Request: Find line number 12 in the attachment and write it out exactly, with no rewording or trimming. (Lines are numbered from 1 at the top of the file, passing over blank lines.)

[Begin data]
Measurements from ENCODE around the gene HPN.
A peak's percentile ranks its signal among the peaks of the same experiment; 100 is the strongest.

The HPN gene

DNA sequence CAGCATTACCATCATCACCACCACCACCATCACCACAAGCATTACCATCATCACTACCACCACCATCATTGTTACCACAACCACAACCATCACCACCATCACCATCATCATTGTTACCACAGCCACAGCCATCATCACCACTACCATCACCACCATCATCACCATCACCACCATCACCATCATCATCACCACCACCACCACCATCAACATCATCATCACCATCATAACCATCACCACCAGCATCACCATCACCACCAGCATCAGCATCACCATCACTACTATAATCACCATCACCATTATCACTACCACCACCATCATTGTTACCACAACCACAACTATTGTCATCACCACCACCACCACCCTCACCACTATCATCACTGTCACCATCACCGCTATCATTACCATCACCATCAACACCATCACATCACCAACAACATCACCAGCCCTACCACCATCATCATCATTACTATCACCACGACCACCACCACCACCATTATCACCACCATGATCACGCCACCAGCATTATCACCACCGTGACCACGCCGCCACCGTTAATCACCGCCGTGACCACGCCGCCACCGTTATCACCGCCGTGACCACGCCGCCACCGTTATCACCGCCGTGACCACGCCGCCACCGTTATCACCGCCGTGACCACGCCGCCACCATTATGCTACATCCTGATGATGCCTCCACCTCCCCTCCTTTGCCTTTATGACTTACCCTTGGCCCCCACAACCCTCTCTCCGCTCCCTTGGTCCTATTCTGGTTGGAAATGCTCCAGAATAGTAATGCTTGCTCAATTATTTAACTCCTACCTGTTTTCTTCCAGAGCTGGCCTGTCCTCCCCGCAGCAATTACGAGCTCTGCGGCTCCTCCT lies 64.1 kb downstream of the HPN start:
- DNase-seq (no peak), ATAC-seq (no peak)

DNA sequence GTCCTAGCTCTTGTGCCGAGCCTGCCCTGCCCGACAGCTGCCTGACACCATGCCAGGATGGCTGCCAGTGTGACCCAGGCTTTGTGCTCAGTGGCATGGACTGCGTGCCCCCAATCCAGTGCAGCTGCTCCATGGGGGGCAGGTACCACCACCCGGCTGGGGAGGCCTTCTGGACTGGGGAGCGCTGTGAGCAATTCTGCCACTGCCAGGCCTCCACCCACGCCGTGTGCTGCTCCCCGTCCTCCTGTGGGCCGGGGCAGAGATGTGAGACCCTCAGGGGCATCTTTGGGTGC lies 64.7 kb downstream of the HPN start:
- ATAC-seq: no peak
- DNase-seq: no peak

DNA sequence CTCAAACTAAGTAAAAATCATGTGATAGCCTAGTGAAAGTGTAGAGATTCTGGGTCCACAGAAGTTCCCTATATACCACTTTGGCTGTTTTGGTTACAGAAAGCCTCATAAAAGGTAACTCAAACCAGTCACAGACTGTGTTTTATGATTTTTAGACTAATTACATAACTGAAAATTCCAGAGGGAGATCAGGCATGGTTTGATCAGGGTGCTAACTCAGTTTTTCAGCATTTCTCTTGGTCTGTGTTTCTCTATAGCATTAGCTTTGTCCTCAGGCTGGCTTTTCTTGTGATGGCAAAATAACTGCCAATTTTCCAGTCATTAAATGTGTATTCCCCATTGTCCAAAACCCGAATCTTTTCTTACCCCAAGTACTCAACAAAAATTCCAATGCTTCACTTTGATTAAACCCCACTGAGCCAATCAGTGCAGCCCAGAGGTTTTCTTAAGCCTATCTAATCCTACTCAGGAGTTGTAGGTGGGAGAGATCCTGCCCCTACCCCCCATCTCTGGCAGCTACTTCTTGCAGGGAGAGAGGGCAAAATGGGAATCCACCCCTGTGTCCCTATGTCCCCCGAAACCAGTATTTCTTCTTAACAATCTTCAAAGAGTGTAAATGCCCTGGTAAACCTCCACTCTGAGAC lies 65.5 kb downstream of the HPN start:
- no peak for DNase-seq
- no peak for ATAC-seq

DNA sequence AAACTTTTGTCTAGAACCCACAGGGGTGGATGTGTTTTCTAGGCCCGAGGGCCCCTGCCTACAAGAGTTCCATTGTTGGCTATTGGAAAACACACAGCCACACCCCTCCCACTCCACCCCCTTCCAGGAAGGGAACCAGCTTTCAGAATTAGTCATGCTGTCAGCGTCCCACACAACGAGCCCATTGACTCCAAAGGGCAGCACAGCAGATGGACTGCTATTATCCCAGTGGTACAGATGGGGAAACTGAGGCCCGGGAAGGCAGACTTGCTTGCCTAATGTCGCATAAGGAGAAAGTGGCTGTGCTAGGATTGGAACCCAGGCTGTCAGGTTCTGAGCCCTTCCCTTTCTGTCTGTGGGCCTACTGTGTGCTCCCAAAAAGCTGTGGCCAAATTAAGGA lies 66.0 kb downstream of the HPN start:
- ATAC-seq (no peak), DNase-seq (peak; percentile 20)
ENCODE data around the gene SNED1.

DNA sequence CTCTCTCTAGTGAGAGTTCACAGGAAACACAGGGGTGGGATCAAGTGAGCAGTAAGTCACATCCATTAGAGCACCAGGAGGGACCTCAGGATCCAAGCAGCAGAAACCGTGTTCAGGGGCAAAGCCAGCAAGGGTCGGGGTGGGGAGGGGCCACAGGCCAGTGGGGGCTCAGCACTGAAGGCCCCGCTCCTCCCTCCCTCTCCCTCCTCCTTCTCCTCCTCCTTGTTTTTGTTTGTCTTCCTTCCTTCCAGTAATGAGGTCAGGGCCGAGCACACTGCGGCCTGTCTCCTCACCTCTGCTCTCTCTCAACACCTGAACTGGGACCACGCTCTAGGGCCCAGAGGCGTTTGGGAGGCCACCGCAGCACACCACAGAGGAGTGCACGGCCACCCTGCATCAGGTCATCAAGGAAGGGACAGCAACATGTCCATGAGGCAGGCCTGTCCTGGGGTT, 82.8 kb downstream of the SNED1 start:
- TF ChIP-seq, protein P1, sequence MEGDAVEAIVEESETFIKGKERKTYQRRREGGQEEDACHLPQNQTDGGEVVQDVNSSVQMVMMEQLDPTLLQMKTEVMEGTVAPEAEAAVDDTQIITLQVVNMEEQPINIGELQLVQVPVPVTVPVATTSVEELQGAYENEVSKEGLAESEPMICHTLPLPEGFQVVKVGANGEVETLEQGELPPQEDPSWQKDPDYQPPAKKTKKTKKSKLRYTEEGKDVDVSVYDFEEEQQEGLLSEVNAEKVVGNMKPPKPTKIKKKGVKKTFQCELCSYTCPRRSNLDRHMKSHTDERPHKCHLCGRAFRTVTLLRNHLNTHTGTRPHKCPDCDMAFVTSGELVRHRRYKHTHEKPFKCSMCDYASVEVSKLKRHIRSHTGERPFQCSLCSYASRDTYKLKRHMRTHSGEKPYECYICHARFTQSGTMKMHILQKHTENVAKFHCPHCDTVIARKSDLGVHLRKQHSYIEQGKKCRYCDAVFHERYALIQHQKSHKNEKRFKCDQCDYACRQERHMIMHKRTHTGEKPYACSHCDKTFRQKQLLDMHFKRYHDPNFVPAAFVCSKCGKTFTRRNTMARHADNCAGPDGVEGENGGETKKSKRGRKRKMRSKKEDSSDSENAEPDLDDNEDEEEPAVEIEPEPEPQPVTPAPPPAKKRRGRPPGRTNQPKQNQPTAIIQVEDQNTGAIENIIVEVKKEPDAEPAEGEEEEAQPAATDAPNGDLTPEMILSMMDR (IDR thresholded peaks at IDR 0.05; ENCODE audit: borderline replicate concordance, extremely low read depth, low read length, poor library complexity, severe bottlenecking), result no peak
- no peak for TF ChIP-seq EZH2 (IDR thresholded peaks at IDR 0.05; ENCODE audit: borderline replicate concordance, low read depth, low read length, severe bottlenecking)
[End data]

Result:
DNA sequence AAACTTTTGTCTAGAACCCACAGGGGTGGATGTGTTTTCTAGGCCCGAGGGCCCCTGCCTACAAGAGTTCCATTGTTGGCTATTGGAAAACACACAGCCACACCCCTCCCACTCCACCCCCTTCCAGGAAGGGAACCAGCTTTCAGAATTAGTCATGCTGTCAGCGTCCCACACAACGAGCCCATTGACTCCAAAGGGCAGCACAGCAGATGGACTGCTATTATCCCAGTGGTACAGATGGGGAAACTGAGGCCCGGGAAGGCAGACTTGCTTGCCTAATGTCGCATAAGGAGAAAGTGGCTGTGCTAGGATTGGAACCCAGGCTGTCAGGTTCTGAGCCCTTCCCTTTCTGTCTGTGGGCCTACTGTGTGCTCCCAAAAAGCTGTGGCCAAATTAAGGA lies 66.0 kb downstream of the HPN start: